It’s a question I’ve been asking myself all afternoon, as my wife and I shaped the sponge and covered it in jam; as we coloured the marzipan pink and shaped it into thin sausages; as we gently stuck the coils of marzipan together; as we created a not strictly anatomically correct, but not unrecognisable cake in the shape of a brain.
Some I’m sure will think it inappropriate, others might even be offended.
But I suspect many more will immediately get what, for me, making my brain cake was all about.
I did it because in December I made an off-the-cuff joke on these pages about making a brain cake to celebrate the anniversary of my diagnosis.
I hope the joke was funny, but it was also sad. It made me feel so melancholy that the only way to counteract it was to promise myself, there and then, that I’d actually go ahead and do it.
I did it because I wanted to celebrate a year since diagnosis. Not to celebrate a year of survival, but to celebrate a year of life.
I did it because I’ve spent another amazing year with my wife and children, enjoying the weather, cycling long miles, going on holidays, seeing great friends, enjoying the sunshine, enjoying my life, despite everything else.
Because I wanted to recognise how wonderful people have been: to say thanks for your messages and gestures, your thoughts and your actions. And making cakes is what people do when they want to say thank you, isn’t it?
I did it because I have a sense of humour.
Because I refuse to conform to what people with cancer are supposed to do. Because I want to do things that people with cancer are not supposed to do.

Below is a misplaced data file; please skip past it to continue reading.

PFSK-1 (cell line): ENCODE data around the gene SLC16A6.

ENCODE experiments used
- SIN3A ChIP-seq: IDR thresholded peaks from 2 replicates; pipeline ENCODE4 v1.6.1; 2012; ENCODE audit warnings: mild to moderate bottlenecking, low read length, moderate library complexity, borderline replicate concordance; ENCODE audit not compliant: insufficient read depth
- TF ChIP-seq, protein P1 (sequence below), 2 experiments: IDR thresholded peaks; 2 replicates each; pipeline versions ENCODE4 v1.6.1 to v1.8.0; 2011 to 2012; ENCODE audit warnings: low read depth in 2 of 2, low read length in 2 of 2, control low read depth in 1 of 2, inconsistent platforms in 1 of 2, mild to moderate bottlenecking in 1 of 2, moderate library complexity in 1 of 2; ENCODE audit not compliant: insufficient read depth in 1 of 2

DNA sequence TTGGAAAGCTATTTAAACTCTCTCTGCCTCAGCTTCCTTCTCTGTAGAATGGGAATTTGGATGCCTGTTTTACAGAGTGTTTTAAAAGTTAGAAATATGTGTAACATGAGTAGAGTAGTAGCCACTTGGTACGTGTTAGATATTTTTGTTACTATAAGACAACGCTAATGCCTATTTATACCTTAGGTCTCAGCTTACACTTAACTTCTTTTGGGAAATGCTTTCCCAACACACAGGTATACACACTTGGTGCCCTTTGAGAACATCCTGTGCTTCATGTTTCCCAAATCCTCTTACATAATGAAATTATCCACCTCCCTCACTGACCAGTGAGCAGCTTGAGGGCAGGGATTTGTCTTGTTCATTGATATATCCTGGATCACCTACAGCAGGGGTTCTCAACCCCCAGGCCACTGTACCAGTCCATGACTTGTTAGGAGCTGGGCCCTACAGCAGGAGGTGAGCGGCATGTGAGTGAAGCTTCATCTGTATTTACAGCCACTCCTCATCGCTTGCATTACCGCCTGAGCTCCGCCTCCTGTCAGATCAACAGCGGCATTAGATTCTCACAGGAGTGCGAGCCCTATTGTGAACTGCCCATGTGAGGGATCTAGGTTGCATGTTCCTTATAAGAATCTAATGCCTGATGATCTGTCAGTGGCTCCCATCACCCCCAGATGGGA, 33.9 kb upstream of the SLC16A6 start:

Because cake is tasty. And marzipan is even tastier.
Because this morning – nine days after having brain surgery – I cycled 50 miles in a group, and in less than three hours. At some times this year, I’ve thought I’d never cycle with others or at speed again.
Because this morning I burned enough calories to eat a huge piece of cake.
Because I’m more than just a bloke with a brain tumour. My diagnosis is only part of my life, it is far from the sum total of it.
Because I wanted to celebrate everyone who has, or has had, a brain tumour; in fact any cancer, whether they are living or have lost their life. I wanted to show solidarity with them, their families, their friends, their supporters.
Because I wanted to recognise and celebrate the work of the charities, the support groups, the nurses, those who clean the floors in the hospital wards, the consultants, the doctors.
I did it because it was fun to do, and in a year that’s had its ups and downs, fun is good for us. Fun is brilliant.
Because I’m in control. Because I get to decide. And I decided to make a brain cake.
Because I’ve tried to learn and understand as much as I can about my condition, and I’ve used the information to take the decisions I feel ready for. I’ve not allowed myself to be pushed where I don’t want to go. That’s hard, and it ought to be celebrated.
Because maybe, just maybe, I won’t be around to make a cake again this time next year.
Because it seemed fitting, straight after having brain surgery, to have a go with the knife myself.
Because I wanted to remind myself, and others, not to take ourselves too seriously: at least some of the time.
Because. Well, just because I needed to.
For those who don’t live close, next time you’re tucking into a muffin or a sponge, a cup cake or a cherry tart, maybe spare a thought for me and my brain cake. Maybe even send me a picture.
For those who do live close, please come around and get your slice.
Don’t make me and the kids eat the whole thing ourselves.